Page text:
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On the same day that reporter Jeffrey Kaye visited the Tondo hospital in northwest Manila, members of an employees association wearing hospital uniforms rallied in the outside courtyard demanding pay raises. The nurses at the hospital took home about $261 a month, while in the United States, nurses earn, on average, more than fifteen times that rate of pay. No wonder so many of them leave the Philippines.
Between 2000 and 2007, nearly 78,000 qualified nurses left the Philippines to work abroad, but there's more to it than the pull of better wages: each year the Philippine president hands out Bagong Bayani ("modern-day heroes") awards to the country's "outstanding and exemplary" migrant workers. Migrant labor accounts for the Philippines' second largest source of export revenue—after electronics—and they ship out nurses like another country might export textiles. In 2008, the Philippines was one of the top ranking destination countries for remittances, alongside India ($45 billion), China ($34.5 billion), and Mexico ($26.2 billion).
Nurses in the Philippines, farmers in Senegal, Dominican factory workers in rural Pennsylvania, even Indian software engineers working in California—all are pieces of a larger system Kaye calls "coyote capitalism."
Coyote capitalism is the idea—practiced by many businesses and governments—that people, like other natural resources, are supplies to be shifted around to meet demand. Workers are pushed out, pulled in, and put on the line without consideration of the consequences for economies, communities, or individuals.
With a fresh take on a controversial topic, Moving Millions:
What does it all add up to? America's approach to importing workers looks from the outside like a patchwork of unnecessary laws and regulations, but the machinery of immigration is actually part of a larger, global system that satisfies the needs of businesses and governments, often at the expense of workers in every nation.
Drawing on Jeffrey Kaye's travels to places including Mexico, the U.K., the United Arab Emirates, the Philippines, Poland, and Senegal, this book, a healthy alternative to the obsession with migrants' legal status, exposes the dark side of globalization and the complicity of businesses and governments to benefit from the migration of millions of workers.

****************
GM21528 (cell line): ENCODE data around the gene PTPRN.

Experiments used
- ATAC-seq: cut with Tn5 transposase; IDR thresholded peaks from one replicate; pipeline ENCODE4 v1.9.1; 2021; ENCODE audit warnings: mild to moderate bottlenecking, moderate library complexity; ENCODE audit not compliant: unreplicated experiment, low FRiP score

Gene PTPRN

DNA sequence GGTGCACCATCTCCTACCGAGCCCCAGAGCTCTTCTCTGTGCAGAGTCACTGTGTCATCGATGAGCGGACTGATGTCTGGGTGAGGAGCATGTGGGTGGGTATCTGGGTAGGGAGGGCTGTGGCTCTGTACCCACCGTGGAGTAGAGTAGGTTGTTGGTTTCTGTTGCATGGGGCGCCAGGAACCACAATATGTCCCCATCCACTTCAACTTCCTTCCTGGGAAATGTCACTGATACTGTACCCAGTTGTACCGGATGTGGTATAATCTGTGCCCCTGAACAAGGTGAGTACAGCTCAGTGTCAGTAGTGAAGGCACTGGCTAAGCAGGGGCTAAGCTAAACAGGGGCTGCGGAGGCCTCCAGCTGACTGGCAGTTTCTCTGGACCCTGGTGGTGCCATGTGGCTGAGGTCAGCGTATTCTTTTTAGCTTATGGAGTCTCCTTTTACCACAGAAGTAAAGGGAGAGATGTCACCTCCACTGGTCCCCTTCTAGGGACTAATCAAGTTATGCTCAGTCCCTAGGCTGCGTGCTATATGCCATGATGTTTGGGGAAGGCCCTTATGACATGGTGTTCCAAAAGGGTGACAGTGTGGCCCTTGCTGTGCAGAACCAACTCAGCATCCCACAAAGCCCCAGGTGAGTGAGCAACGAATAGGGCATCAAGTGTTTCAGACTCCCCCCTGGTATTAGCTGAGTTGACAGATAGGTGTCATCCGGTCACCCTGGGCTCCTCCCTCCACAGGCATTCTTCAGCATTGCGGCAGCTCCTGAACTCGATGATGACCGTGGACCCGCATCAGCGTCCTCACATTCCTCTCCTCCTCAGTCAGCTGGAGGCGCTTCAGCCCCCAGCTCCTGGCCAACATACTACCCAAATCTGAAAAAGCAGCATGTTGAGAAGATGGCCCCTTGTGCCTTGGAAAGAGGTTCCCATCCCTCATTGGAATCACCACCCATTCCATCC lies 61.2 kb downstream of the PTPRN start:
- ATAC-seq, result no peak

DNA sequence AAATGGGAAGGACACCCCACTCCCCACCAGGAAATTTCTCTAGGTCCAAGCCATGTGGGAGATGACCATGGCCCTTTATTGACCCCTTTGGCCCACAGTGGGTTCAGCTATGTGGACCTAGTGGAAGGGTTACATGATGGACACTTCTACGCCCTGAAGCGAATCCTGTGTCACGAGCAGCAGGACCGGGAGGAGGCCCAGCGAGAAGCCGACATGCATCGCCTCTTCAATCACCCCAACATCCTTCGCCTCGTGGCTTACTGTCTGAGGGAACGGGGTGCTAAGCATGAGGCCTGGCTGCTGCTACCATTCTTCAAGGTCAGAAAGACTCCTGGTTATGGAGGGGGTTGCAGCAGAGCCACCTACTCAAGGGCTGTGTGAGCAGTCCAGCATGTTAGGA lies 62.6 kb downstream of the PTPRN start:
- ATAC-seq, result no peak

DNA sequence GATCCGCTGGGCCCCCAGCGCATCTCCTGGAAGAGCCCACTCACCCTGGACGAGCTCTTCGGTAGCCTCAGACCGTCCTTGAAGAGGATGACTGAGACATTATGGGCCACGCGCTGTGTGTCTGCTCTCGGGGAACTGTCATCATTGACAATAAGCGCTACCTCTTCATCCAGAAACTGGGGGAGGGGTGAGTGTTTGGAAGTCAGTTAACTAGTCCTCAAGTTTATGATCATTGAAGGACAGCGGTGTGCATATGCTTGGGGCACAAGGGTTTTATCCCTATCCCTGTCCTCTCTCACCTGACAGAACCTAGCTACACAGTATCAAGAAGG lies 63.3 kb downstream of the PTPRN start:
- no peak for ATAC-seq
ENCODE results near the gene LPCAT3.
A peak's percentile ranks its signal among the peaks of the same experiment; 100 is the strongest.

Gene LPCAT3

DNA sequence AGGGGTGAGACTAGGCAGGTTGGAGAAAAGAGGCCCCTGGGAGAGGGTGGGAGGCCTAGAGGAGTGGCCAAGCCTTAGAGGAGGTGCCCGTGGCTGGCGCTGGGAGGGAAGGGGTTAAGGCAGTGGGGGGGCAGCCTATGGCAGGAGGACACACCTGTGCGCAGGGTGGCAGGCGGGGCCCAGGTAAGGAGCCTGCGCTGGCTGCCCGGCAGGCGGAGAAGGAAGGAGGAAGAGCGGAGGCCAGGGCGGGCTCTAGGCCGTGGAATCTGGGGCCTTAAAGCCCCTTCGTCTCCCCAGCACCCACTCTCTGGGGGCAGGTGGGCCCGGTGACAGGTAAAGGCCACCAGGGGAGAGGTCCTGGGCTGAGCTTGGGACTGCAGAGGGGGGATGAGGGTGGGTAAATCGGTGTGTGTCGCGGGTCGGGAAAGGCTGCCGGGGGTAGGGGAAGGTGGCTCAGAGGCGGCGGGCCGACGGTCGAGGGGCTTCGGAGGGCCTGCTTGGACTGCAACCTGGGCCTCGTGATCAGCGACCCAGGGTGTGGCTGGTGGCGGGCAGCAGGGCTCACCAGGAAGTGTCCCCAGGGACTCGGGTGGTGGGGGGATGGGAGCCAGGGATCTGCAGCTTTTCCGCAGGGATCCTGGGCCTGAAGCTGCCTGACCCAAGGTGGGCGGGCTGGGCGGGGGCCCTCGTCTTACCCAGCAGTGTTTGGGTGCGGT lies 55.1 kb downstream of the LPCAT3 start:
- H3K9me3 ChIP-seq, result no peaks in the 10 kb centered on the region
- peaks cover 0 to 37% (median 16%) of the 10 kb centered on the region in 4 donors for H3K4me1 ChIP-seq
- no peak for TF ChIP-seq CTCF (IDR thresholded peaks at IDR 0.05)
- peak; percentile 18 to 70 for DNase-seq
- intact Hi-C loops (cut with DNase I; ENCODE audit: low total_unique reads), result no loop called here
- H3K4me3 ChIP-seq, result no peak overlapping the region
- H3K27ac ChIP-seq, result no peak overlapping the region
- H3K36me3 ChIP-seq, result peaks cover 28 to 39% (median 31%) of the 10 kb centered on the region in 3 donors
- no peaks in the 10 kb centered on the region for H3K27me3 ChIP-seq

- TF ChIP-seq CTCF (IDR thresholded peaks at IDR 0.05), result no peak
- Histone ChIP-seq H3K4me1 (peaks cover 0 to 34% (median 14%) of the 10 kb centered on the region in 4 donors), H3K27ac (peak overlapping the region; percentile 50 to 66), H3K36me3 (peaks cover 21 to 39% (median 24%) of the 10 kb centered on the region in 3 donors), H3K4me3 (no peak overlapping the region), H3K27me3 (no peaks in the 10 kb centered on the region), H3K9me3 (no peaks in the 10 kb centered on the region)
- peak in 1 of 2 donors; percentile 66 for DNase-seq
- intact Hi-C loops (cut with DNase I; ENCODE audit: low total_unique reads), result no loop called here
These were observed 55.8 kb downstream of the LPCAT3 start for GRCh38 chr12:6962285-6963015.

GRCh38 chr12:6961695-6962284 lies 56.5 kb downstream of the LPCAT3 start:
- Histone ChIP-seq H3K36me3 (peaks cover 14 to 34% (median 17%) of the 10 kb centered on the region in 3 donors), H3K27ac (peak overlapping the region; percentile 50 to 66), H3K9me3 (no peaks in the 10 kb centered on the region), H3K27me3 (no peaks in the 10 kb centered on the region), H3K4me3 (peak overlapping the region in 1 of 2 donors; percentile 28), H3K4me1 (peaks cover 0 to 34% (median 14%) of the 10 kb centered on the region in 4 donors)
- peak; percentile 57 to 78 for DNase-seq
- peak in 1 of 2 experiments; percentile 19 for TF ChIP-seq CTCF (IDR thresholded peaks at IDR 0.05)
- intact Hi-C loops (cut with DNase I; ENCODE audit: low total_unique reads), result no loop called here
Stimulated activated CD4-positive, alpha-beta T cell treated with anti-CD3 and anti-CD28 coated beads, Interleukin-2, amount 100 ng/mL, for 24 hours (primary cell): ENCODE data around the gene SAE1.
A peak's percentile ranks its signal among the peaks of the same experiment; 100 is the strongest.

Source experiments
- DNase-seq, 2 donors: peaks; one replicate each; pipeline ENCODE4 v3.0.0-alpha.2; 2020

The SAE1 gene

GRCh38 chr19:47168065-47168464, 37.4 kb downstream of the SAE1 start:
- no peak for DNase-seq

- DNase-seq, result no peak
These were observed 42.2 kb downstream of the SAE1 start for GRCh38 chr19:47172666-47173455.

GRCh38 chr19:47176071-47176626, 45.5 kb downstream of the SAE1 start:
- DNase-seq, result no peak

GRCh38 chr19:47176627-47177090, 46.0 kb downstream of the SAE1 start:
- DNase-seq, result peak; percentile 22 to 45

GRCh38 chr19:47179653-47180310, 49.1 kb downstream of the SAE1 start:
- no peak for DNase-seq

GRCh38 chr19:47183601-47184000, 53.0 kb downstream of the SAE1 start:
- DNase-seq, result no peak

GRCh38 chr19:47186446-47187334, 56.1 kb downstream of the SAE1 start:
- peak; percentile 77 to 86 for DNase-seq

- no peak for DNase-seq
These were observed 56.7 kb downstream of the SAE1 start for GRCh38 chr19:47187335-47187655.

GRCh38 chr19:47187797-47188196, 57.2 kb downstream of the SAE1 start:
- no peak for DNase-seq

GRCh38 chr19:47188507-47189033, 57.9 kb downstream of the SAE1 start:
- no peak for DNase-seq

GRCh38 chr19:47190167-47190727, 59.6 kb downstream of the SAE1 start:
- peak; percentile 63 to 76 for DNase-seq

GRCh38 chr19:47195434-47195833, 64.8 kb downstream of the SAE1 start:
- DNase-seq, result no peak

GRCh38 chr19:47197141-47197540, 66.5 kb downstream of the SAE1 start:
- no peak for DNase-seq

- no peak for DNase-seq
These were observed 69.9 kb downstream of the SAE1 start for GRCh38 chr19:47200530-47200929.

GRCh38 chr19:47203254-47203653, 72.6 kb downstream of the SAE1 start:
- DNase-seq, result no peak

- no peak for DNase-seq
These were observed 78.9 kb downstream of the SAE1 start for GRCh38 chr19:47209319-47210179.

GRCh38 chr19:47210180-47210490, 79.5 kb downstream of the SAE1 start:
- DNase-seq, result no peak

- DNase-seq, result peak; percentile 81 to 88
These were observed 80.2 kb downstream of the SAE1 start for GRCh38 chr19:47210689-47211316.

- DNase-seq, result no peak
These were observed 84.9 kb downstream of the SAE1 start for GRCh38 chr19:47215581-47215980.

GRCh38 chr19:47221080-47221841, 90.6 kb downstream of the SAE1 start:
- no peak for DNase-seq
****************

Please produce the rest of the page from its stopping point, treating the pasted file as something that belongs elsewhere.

Years ago, when Jeffrey Kaye and I were both contributors to New West magazine, I happened to interview a Chicano activist who observed that Southern California is to the Mexican people what Israel is to the Jewish people — a homeland to which they enjoy a right of return. It was (and is) an illuminating and intentionally provocative notion, especially if we recall that the Jewish men, women and children who reached Palestine through the human smuggling operation called the Aliyah Bet were, strictly speaking, illegal aliens.
These observations came to mind as I read Kaye’s timely and compelling new book, “Moving Millions: How Coyote Capitalism Fuels Global Immigration” (Wiley, $27.95). Kaye, perhaps best-known to readers as a longtime correspondent on “PBS NewsHour,” conducted his research around the world, but the book is a uniquely American take on the immigrant experience. At a moment in history when we are debating the newly enacted “Papers, please” immigration law in Arizona, Kaye reminds us that he is among the 40 percent of all residents of Los Angeles who were born elsewhere.
His family journeyed from Russian-occupied Poland to England to the United States, seeking safety and opportunity and liberty, and he points out that his own origins are a reflection of the “mega-issues” that he studies in “Moving Millions.” “I need to acknowledge not only migrant ancestors and contemporary influences, but Alexander III Alexandrovich and Maurice Harold Macmillan, respectively the Tsar of Russia (1881-1894) and the Prime Minister of the United Kingdom (1957-1963),” he writes. “If it were not for them, I would not be where I am today. Their policies and actions propelled my family to cross continents and oceans.”
Kaye points out that movement is a basic and enduring fact of human existence. “Humans are a migratory species,” he writes. “To escape problems and to seek out fresh prospects, we’ve been in the process of ‘globalization’ for as many as a hundred thousand years, ever since our ancestral wanderers ventured out of East Africa.” But it’s also true that the process is accelerating: “The world is experiencing an exodus on a scale never before seen.”
As we have seen in the coverage of the new Arizona law, Americans tend to focus on the legal status of the men, women and children who cross our borders. If they have papers, they are welcomed; if not, they are excluded. (The same cruel logic, of course, was used by the British authorities in Palestine to send refugees back to Europe.) But Kaye argues that “the legal arguments mask a convenient historical amnesia and obscure more fundamental issues.”
The factors that prompt and direct our migratory impulses, as Kaye points out, are complex and deep-rooted. In “Moving Milli
1 Lures and Blinders.
2 Growing People for Export.
3 Migrants in the Global Marketplace.
4 Switching Course: Reversals of Fortune.
5 Recruitment Agencies and Body Shops.
6 Smugglers as Migration Service Providers.
7 "We Rely Heavily on Immigrant Labor".
8 Servitude and Cash Flows.
9 "Help Wanted" or "No Trespassing".
10 Politics, Infl uence, and Alliances.
11 Southwest Showdowns.
12 Fresh Blood and National Selection.
13 "Torn Apart for the Need to Survive".